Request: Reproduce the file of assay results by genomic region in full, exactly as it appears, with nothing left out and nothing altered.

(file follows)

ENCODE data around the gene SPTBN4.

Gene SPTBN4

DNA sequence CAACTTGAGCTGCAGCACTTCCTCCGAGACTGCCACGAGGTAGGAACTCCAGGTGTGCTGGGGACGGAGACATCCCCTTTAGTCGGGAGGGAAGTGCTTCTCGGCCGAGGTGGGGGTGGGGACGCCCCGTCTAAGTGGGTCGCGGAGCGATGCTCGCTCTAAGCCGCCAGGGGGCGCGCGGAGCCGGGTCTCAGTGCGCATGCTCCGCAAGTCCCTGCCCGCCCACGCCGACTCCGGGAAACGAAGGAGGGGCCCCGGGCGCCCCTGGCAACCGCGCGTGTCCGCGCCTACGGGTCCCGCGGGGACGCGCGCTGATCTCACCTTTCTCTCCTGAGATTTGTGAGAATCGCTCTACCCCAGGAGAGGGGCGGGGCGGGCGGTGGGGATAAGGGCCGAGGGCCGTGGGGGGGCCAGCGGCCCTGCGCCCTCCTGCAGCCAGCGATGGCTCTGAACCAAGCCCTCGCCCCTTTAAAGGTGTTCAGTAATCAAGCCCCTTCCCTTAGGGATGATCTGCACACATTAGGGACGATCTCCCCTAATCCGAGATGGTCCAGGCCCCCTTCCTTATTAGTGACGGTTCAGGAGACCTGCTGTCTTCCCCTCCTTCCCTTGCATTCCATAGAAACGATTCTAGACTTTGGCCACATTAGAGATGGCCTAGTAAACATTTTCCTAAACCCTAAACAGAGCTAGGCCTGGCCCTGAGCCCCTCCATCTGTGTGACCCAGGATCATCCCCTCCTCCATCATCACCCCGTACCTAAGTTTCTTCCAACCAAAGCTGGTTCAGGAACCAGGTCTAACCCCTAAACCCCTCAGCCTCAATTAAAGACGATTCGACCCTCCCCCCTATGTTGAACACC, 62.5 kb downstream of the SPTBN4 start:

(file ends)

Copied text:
ENCODE data around the gene SPTBN4.

Gene SPTBN4

DNA sequence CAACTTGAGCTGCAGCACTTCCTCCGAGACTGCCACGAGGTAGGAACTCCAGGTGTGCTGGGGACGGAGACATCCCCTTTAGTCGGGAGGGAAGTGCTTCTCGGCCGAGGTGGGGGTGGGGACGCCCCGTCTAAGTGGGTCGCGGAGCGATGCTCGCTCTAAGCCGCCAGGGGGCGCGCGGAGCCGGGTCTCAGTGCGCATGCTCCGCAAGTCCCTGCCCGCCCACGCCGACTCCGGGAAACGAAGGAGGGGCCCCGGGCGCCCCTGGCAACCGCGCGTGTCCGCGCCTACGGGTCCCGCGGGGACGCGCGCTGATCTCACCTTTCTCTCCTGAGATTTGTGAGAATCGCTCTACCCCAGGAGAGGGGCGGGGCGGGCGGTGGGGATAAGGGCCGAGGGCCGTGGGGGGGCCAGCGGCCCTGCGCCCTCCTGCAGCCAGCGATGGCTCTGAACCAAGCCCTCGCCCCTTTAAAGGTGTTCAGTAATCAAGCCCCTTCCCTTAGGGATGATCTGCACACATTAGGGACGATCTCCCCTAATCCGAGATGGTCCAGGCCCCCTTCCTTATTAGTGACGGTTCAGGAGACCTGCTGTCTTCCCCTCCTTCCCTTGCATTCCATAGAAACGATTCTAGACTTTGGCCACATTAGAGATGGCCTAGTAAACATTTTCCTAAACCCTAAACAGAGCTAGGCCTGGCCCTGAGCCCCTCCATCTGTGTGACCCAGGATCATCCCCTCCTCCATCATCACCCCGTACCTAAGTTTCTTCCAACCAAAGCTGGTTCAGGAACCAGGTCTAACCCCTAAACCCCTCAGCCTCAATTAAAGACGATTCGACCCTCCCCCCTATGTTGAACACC, 62.5 kb downstream of the SPTBN4 start: